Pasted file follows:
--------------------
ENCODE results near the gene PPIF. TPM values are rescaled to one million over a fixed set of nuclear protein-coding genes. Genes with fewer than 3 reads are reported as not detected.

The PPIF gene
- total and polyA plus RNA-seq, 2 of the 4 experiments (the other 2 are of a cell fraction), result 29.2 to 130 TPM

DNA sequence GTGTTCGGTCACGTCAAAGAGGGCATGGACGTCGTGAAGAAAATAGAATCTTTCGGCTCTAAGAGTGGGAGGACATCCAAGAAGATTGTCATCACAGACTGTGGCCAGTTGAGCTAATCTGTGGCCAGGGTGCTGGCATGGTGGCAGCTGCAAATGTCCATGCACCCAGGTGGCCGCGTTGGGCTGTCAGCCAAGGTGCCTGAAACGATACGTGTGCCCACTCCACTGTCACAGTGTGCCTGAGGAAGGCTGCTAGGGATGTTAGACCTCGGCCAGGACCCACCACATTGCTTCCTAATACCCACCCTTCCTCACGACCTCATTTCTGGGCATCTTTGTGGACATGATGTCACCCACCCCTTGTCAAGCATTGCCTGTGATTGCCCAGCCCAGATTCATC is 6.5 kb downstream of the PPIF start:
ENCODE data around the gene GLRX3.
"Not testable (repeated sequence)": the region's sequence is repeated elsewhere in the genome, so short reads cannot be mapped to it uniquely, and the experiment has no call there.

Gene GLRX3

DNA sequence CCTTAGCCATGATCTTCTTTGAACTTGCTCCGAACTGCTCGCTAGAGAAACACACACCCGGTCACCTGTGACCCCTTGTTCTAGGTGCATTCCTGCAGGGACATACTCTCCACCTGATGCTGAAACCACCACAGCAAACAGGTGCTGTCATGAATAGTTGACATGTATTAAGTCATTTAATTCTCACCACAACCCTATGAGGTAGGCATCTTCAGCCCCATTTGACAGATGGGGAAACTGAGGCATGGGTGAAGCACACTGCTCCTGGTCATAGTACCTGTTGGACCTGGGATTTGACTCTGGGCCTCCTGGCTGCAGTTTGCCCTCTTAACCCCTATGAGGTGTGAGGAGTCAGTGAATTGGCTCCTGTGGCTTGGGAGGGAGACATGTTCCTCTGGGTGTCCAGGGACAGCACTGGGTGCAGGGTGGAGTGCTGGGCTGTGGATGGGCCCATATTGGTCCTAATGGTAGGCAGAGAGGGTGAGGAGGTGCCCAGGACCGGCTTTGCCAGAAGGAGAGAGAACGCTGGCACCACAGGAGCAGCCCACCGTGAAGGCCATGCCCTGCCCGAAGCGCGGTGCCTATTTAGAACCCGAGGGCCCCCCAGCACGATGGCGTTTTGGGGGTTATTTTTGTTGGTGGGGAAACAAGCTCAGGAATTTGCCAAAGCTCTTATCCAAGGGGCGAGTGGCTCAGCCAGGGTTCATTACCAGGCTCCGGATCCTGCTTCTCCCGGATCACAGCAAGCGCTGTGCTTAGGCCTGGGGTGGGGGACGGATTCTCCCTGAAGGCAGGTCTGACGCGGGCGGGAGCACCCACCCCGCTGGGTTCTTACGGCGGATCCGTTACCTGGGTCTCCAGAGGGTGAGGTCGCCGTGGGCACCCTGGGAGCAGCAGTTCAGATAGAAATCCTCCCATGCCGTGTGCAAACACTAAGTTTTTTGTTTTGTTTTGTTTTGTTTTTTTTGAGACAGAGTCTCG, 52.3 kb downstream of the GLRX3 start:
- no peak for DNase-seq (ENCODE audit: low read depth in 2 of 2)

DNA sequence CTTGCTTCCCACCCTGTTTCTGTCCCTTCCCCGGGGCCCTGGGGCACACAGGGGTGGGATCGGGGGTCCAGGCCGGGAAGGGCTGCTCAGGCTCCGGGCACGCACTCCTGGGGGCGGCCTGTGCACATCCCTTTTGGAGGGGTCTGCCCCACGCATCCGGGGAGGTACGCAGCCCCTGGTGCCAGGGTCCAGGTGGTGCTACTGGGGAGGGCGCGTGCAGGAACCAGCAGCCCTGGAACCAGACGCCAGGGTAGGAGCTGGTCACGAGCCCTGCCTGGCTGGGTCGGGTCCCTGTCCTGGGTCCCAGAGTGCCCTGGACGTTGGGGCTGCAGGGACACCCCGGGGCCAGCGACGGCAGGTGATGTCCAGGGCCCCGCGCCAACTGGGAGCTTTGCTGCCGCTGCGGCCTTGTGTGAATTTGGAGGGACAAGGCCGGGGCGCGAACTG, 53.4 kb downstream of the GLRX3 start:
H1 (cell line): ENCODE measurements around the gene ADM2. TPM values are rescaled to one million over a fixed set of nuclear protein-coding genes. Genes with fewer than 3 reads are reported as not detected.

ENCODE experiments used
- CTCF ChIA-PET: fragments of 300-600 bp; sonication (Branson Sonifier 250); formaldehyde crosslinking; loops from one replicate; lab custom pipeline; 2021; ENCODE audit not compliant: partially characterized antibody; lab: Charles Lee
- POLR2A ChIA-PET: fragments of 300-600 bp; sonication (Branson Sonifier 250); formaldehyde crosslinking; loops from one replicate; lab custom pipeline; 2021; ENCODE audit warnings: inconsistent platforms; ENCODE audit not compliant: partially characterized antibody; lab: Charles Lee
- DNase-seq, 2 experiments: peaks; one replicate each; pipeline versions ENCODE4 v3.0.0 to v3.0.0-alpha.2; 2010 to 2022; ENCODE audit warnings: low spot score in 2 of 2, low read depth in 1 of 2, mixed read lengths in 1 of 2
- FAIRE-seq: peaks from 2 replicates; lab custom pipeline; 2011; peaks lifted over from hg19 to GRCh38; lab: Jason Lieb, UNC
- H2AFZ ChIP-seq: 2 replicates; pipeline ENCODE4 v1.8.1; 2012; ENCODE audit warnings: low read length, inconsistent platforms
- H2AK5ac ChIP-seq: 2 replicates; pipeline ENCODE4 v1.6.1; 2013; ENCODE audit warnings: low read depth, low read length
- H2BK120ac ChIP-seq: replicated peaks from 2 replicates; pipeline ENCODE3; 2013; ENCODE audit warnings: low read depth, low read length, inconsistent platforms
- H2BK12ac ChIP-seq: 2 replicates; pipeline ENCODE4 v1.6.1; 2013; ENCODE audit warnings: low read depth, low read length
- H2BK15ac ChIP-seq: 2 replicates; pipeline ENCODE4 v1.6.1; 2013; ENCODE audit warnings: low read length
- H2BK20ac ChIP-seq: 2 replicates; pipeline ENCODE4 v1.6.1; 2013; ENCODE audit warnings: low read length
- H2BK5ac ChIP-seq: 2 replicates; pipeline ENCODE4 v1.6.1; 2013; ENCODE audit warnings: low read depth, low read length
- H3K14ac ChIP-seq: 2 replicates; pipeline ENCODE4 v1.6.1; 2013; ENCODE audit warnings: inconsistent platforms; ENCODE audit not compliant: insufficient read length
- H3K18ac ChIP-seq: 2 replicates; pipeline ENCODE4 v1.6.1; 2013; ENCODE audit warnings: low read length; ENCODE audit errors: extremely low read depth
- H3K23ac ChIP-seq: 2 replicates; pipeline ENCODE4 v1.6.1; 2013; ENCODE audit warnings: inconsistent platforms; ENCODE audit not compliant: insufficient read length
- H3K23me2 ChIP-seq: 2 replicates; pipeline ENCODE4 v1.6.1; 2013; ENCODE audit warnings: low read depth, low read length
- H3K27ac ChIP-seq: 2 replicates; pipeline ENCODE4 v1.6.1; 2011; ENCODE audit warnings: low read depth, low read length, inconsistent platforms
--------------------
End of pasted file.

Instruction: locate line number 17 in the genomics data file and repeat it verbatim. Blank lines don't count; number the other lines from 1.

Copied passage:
- H2AFZ ChIP-seq: 2 replicates; pipeline ENCODE4 v1.8.1; 2012; ENCODE audit warnings: low read length, inconsistent platforms